["More than a dozen 'Ayurvedic' herbal remedies imported from India and Pakistan were found to contain harmful levels of the heavy metals mercury, lead and arsenic according to U.S. researchers.... The report ... urged consumers of these products to get screened for heavy metal poisoning." Reuters News (December 15, 2004) 1.]

[Request #S20050506]

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MEDICAID

FY 2002 SCHIP Redistributions and Retentions. By Federal Funds Information for States. Issue Brief. 05-01. (FFIS, Washington, DC) January 19, 2005. 5 p.

["States have three years to use their federal allotments; unused funds are redistributed to states that have fully used their allocations.... While many of the 33 jurisdictions still have prior-year allotments to apply to their current SCHIP programs, some states for the first time are reaching the point of exhausting all available funds. The FY 2002 redistribution has been structured to redirect funds to such states."]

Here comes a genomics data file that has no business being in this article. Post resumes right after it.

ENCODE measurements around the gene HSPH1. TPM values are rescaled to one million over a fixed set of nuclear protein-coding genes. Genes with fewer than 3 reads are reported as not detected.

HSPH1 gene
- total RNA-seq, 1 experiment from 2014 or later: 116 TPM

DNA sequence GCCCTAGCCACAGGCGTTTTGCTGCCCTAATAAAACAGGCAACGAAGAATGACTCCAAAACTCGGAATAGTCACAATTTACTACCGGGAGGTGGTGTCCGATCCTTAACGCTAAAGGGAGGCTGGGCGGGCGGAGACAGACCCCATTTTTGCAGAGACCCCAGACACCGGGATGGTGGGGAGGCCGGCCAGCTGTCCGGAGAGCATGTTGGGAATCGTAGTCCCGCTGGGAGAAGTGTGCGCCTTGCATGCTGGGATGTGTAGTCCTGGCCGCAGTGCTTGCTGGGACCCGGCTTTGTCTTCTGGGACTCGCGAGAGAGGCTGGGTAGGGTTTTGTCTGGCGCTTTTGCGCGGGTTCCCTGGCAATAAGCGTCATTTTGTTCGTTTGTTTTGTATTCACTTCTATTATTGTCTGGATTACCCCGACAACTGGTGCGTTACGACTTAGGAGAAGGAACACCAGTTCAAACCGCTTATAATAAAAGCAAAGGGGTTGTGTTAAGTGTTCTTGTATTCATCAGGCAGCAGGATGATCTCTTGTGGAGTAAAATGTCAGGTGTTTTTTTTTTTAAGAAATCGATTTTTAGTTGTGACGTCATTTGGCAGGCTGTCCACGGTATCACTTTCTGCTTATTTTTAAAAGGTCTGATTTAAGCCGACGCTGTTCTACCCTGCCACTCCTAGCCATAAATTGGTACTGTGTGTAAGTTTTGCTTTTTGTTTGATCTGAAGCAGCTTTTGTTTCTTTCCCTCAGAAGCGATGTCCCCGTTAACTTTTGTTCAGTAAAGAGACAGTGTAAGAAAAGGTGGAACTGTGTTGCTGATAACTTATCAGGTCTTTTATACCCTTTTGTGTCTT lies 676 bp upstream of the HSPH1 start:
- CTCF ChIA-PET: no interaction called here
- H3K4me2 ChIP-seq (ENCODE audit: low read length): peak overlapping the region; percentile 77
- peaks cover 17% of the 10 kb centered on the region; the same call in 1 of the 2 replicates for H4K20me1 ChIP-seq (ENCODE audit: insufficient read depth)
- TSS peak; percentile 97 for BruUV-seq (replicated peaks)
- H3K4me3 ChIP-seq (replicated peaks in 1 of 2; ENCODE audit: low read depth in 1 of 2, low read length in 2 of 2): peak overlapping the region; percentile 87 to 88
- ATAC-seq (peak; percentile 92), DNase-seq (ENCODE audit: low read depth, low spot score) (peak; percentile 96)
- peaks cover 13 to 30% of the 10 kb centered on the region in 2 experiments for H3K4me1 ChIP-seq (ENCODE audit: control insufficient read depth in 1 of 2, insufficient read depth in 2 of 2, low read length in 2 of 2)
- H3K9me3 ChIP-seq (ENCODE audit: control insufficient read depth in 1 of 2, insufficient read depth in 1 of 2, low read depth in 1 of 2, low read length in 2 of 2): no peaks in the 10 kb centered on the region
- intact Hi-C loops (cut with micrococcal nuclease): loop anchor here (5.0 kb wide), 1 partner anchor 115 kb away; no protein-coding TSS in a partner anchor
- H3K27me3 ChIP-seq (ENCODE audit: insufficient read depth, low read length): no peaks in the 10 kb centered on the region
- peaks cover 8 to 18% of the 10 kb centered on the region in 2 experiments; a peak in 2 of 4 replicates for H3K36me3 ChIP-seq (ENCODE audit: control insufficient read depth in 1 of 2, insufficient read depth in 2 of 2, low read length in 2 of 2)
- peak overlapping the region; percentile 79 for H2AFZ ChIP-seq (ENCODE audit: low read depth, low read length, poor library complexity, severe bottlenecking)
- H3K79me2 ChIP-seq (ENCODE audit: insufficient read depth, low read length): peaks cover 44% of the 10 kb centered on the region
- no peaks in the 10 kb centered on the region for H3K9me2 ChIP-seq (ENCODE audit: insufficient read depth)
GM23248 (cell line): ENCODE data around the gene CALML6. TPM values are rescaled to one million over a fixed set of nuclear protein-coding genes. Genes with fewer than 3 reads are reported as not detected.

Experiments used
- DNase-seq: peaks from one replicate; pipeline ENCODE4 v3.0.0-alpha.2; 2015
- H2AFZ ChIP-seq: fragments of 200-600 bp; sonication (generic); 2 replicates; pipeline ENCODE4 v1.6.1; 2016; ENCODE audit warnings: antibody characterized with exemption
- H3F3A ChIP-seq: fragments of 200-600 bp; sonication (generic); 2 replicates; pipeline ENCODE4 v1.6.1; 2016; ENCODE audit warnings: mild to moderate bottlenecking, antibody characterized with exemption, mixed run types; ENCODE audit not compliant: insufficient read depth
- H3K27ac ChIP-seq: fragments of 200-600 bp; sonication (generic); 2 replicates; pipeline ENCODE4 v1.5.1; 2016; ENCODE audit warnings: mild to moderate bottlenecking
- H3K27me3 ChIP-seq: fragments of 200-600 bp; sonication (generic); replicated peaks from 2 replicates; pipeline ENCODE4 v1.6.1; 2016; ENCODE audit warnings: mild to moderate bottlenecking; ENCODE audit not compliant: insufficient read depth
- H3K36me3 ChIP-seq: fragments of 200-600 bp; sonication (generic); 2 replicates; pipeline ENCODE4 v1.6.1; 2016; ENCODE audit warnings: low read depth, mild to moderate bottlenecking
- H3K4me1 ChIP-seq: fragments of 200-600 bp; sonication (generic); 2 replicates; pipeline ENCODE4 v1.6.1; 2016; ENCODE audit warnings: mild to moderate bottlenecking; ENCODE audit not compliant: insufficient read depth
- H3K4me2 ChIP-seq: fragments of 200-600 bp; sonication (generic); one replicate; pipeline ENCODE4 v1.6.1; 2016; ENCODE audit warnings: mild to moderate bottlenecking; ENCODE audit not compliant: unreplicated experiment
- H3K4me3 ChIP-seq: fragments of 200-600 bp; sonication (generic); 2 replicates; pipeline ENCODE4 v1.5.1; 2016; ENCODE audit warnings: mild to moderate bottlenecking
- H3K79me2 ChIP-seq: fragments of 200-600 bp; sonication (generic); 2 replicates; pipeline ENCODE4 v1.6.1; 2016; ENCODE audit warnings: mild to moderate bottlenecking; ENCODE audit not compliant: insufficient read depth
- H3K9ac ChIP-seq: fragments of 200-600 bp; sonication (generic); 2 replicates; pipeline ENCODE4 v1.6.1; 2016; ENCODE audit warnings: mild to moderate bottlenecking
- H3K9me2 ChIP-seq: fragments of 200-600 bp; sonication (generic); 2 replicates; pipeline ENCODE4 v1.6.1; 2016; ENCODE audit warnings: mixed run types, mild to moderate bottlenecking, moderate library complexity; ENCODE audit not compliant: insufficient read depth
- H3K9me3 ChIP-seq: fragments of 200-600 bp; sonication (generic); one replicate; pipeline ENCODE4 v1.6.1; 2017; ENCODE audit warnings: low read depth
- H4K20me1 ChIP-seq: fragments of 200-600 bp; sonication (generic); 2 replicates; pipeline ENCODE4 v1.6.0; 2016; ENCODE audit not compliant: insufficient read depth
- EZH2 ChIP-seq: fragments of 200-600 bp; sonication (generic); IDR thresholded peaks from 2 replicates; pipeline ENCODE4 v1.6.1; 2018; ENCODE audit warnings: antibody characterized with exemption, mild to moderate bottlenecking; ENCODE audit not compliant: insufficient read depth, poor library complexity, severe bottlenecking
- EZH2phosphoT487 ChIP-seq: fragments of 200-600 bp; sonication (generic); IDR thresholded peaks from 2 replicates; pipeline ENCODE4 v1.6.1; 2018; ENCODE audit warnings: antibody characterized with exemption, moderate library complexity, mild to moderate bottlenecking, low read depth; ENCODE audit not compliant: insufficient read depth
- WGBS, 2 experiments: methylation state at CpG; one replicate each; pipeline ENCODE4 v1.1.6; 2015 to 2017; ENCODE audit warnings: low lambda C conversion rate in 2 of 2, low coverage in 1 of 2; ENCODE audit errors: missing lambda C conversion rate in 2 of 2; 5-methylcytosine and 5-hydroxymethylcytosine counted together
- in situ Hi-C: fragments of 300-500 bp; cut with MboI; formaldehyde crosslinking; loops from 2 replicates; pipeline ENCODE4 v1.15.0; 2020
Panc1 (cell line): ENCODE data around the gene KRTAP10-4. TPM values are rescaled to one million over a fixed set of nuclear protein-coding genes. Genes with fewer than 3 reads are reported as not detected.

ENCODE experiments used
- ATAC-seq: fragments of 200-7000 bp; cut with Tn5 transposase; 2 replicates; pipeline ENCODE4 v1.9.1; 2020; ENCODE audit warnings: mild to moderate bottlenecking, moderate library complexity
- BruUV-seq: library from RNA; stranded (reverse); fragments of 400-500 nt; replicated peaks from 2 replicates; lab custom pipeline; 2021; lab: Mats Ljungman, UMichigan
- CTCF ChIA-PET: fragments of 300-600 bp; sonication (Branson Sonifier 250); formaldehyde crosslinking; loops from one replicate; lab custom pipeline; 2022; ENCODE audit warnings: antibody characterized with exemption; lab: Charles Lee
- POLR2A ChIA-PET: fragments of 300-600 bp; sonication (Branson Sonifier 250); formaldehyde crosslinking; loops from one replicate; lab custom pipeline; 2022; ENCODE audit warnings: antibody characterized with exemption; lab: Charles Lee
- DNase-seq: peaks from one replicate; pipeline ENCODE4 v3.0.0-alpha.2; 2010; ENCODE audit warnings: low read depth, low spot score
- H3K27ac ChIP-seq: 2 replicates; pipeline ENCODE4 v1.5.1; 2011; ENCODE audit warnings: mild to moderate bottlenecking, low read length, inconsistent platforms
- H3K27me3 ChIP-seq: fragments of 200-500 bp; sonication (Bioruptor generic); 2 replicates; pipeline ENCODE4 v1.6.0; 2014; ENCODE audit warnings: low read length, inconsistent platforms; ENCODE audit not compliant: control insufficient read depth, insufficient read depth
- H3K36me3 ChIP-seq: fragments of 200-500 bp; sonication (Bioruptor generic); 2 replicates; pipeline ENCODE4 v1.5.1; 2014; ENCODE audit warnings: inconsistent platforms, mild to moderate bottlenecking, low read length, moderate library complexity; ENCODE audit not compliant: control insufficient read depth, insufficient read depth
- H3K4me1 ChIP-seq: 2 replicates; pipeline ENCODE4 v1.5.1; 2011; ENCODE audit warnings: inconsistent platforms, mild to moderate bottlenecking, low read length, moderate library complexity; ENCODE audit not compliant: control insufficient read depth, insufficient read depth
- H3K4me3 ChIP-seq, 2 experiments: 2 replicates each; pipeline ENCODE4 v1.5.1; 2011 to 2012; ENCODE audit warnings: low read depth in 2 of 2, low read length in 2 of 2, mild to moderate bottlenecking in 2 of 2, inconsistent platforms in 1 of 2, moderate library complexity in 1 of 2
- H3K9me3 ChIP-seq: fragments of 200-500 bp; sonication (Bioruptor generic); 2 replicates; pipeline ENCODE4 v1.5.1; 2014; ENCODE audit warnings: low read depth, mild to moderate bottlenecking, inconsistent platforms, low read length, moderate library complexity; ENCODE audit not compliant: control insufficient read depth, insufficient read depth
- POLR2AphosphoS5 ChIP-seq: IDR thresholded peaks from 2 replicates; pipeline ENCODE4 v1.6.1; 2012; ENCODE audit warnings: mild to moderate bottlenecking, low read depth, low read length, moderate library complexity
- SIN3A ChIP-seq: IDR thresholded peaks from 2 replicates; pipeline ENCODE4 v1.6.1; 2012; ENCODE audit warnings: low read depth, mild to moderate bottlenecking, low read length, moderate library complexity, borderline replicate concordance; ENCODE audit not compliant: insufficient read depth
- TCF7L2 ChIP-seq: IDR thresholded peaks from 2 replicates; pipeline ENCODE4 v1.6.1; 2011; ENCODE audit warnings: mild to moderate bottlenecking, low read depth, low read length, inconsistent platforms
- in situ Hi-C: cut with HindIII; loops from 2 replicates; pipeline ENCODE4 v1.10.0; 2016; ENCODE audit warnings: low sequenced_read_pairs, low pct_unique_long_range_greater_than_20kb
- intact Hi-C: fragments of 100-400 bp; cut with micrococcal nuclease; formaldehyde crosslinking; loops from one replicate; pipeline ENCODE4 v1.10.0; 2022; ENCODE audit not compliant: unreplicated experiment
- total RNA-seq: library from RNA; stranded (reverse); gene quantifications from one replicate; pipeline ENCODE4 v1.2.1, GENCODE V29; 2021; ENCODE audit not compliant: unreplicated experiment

[Request #S20050502]

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Does Raising Rates Increase Dentists’ Participation in Medicaid? The Experience of Three States. By Renalyn Cuadro and Anna Scanlon, National Conference of State Legislatures. Issue Brief. (NCSL, Denver, Colorado) 2004. 19 p.

Full Text at: www.ncsl.org/print/health/forum/dentalreimbursementrates_04.pdf

[“States can do a number of things to make Medicaid participation more attractive for dentists. However, these efforts are not likely to increase provider participation without adequate reimbursement rates. The experience of Alabama, Ohio, and Michigan demonstrate that, when states couple their efforts with an increase in dental reimbursement rates, dentists respond and patient access is improved.”]

[Request #S20050507]

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New Medicaid Option for Sickle Cell Anemia. By Federal Funds Information for States. FFIS Issue Brief. 04-55. (FFIS, Washington, DC) November 16, 2004. 2 p.